more thoughtful. Instead of buying 20 dress shirts, they buy five. They look for something that’s higher quality and customized. That sociological shift has coincided with the technological changes that could enable such individualization at reasonable cost. Customers who don’t get what they want from companies will be quick to go to a competitor – or make it themselves.

The concept of product customization is nothing new. In the 1970 book Future Shock, Alvin Toffler introduced the concept of the consumer both producing and consuming a product. Seventeen years later, it was described by Stan Davis in Future Perfect. But thanks to a confluence of available technologies (see sidebar, “The Tools of the Make-for-Me Future”) and prevailing consumer attitudes, the future is here.

The Tools of the Make-for-Me Future

A number of increasingly affordable production technologies are fueling the make-for-me movement. Computing power was once costly, complicated, and available only to a chosen few.

Now it is nearly ubiquitous. Similarly, industrial production machines are coming down in price, increasing in power, and entering the mass market. Here are five of the most important tools for custom manufacturing:

  • 3D This is the technology that gets the most press these days. Employed by manufacturers for years to cheaply produce prototypes, 3D printers can create a three-dimensional object from a digital model by building up – or sintering – layers of material, most often plastic, but also ceramic, stainless steel, bronze, sandstone, and sterling silver. In 2014, key patents on the most advanced laser-sintering 3D printers will expire, further fueling competitive pricing in the market. The cheapest 3D printers cost as little as U.S.$1,000.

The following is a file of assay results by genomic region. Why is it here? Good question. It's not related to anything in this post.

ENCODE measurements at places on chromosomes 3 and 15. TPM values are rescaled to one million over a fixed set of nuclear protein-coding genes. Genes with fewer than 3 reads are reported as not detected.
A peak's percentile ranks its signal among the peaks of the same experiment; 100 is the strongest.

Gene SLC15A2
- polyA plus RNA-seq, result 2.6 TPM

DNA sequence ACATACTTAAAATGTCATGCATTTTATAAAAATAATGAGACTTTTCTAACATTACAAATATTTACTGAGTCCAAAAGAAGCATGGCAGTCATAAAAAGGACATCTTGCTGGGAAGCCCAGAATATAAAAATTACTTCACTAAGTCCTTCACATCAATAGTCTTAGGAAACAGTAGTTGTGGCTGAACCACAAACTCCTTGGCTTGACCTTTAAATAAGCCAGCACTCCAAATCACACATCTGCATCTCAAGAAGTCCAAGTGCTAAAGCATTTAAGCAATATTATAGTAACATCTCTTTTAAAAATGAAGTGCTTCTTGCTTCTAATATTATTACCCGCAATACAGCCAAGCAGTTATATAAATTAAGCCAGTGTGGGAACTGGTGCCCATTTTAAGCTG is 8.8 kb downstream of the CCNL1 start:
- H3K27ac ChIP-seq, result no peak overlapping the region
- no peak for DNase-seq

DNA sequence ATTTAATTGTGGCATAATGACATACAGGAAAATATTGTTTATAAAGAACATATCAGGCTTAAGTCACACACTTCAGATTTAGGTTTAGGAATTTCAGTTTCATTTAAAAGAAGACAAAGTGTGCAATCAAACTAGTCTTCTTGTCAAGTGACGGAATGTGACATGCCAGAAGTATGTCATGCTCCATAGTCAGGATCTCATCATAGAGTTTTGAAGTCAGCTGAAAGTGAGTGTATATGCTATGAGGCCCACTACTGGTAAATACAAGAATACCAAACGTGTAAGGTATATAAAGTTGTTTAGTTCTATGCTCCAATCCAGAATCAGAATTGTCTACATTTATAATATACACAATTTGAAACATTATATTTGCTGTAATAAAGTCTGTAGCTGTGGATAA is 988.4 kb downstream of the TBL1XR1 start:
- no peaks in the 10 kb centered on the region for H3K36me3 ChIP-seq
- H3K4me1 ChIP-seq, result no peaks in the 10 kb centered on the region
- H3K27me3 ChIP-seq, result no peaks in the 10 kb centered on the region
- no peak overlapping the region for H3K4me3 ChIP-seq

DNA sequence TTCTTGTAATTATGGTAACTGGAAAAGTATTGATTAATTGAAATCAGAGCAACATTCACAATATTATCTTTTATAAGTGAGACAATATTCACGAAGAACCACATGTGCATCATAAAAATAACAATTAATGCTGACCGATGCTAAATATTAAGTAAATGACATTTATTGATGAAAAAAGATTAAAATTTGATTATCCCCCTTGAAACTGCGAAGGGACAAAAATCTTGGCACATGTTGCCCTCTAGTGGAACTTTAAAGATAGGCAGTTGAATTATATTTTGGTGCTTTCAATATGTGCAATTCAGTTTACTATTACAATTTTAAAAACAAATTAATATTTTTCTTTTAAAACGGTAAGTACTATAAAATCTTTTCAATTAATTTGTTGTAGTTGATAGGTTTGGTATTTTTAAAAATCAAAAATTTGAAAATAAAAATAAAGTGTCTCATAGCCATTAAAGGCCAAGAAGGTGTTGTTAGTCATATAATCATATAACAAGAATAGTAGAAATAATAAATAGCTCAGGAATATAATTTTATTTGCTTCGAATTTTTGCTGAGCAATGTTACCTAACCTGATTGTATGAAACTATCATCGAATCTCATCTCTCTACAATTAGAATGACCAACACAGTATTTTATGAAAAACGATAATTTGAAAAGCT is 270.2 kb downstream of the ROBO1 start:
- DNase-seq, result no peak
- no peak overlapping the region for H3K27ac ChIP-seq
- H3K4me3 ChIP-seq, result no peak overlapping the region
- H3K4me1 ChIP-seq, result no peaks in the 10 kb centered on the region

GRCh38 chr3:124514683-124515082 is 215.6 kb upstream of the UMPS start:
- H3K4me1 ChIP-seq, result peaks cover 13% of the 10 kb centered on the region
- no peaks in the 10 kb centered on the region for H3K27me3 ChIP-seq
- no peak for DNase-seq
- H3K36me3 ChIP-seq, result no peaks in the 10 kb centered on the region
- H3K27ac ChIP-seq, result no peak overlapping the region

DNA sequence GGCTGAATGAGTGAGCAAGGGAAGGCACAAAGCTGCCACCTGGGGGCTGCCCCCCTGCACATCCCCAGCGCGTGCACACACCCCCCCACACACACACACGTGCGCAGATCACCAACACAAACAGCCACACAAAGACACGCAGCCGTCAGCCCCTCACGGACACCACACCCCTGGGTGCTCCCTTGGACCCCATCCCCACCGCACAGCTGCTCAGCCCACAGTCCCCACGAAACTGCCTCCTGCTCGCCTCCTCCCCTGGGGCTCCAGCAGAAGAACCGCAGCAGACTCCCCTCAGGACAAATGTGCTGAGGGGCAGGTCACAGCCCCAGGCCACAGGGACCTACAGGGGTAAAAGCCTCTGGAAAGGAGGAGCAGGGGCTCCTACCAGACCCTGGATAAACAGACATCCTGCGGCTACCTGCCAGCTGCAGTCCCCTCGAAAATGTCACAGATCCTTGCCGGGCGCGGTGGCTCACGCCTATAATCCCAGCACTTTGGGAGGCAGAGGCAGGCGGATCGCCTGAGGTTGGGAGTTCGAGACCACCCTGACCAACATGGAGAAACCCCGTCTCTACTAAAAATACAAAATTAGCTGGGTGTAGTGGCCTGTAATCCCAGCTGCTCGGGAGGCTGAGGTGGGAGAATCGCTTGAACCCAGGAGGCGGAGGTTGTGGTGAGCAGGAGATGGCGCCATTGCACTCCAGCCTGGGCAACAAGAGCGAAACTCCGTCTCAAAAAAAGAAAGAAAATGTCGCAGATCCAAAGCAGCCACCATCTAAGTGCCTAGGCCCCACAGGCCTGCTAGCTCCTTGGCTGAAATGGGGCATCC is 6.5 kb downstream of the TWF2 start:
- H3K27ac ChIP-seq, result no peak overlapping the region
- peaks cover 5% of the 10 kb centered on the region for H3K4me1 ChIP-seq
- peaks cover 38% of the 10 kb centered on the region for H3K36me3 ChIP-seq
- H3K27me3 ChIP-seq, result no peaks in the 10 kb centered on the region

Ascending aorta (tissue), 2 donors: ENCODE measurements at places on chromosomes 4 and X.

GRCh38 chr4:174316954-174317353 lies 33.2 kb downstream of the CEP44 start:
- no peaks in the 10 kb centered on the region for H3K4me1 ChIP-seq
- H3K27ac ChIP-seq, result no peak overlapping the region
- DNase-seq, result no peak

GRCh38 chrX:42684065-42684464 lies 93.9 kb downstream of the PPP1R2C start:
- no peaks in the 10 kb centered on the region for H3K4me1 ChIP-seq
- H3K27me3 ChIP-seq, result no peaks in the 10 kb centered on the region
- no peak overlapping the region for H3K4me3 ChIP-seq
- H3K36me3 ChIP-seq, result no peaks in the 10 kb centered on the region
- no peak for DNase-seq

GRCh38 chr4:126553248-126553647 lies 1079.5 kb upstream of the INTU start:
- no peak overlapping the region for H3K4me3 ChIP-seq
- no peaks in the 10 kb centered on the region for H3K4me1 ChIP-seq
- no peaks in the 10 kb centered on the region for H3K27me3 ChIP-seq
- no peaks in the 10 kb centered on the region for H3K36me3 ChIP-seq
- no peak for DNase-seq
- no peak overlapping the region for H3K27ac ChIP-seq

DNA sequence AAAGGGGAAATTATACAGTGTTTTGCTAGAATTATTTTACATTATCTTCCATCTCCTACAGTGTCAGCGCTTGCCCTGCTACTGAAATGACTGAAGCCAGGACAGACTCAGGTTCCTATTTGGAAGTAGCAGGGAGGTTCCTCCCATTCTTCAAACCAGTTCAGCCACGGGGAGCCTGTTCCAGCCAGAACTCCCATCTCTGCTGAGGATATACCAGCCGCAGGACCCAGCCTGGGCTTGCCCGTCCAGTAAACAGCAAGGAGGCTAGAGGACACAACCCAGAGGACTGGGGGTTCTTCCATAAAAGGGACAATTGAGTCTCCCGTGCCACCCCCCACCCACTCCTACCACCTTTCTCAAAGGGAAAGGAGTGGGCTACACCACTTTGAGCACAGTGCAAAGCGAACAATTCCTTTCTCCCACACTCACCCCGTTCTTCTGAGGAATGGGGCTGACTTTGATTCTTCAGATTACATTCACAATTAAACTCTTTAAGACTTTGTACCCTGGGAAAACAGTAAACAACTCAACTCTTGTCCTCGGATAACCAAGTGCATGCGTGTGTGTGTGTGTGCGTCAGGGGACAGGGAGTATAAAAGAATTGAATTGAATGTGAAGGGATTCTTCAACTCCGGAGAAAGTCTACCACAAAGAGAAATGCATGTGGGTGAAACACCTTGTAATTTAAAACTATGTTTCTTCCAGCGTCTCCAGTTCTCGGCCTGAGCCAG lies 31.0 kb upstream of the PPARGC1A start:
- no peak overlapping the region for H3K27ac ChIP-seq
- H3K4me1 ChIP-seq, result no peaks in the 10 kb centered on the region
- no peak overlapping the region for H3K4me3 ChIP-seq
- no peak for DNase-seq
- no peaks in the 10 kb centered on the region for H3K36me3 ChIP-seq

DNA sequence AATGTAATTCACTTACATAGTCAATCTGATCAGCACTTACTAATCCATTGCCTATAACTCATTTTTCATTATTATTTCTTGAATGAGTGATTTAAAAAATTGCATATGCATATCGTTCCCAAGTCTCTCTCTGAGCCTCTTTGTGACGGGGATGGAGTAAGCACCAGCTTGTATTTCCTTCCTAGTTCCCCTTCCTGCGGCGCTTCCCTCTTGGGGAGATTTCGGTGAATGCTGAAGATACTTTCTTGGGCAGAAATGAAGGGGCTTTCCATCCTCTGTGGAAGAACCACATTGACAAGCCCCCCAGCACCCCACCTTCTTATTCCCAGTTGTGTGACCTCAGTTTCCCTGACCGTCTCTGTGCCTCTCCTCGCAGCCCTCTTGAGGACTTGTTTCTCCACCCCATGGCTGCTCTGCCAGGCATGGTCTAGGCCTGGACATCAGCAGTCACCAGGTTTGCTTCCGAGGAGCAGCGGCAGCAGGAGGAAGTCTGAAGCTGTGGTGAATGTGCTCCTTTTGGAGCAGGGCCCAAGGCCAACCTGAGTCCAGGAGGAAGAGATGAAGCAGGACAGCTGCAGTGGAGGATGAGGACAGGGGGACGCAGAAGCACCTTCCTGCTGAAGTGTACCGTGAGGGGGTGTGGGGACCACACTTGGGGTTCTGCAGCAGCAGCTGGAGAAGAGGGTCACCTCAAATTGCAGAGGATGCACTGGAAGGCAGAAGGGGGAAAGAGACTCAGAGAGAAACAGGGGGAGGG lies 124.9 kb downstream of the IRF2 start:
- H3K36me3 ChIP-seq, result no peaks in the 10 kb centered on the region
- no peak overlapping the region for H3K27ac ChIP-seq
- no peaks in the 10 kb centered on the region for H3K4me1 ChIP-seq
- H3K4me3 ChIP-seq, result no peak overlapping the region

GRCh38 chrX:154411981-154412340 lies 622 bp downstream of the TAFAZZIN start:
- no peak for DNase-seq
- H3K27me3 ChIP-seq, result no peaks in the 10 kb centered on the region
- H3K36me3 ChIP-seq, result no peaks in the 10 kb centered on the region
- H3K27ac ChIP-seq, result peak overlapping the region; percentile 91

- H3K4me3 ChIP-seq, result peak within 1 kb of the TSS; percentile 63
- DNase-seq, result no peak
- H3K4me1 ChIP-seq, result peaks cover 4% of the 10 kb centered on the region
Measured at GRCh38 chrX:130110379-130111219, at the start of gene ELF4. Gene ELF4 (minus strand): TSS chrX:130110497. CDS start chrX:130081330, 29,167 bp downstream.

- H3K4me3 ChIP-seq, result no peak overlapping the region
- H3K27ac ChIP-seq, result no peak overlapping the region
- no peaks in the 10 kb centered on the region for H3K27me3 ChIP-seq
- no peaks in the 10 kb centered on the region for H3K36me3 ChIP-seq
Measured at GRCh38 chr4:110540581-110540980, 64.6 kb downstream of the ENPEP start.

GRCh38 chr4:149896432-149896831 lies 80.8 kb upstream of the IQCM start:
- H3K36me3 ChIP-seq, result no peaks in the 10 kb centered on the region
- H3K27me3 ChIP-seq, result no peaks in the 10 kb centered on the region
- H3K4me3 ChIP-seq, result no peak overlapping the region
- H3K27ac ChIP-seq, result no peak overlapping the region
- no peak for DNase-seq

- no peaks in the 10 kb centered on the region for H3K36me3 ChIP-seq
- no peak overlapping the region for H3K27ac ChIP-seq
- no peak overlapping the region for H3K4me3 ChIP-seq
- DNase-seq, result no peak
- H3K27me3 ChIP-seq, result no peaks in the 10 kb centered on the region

• Computer numerical control (CNC) machines. 3D printers may get the most attention, but CNC machines are the workhorses of make-for- me Researchers from the Massachusetts Institute of Technology, bankrolled by the U.S. Department of Defense, developed the first numerically controlled machine tool more than 50 years ago. The high cost of computing power, however, meant that CNC machines were no less expensive than human labor. But as processing power gets cheaper, CNC machines have begun to be deployed in lieu of man-operated alternatives, such as mills, routers, and lathes (and CNC is the driving force behind 3D printers, laser cutting machines, and some scanners). Customization is getting easier as making alterations becomes a simple matter of reprogramming the software.
  • Laser-powered Laser-cutting machines use computer-controlled lasers to cut through such materials as wood, acrylic, plastic, marble, and fabric, leaving a high-quality finish. Once limited to large-scale manufacturing operations, their use by individual makers and start-ups is increasing. Laser-engraving machines use the same approach to engrave, etch, or mark materials, including wood, acrylic, plastic, glass, leather, fabric, coated metals, anodized aluminum, ceramics, Mylar, Corian, pressboard, and more.
  • 3D These scanners use multiple lasers to capture objects in three dimensions to digitize models for production, often on a 3D printer. The popular NextEngine 3D scanner retails for U.S.$2,995. The MakerBot Digitizer desktop 3D scanner hit the market in October 2013 at U.S.$1,400.
  • Single-ply cutting Capable of cutting a wide array of materials, computer-controlled single-ply cutting machines are an efficient option for smaller job lots, such as prototype, made-to-order, and supplemental production.

Frustrated Customers Can Take Action

Henry Ford is reported to have said, “If I had asked people what they wanted, they would have said faster horses.” Steve Jobs echoed that sentiment, saying that customers don’t know what they want until you show them. Those are typical 20th century notions. And they were wrong even then.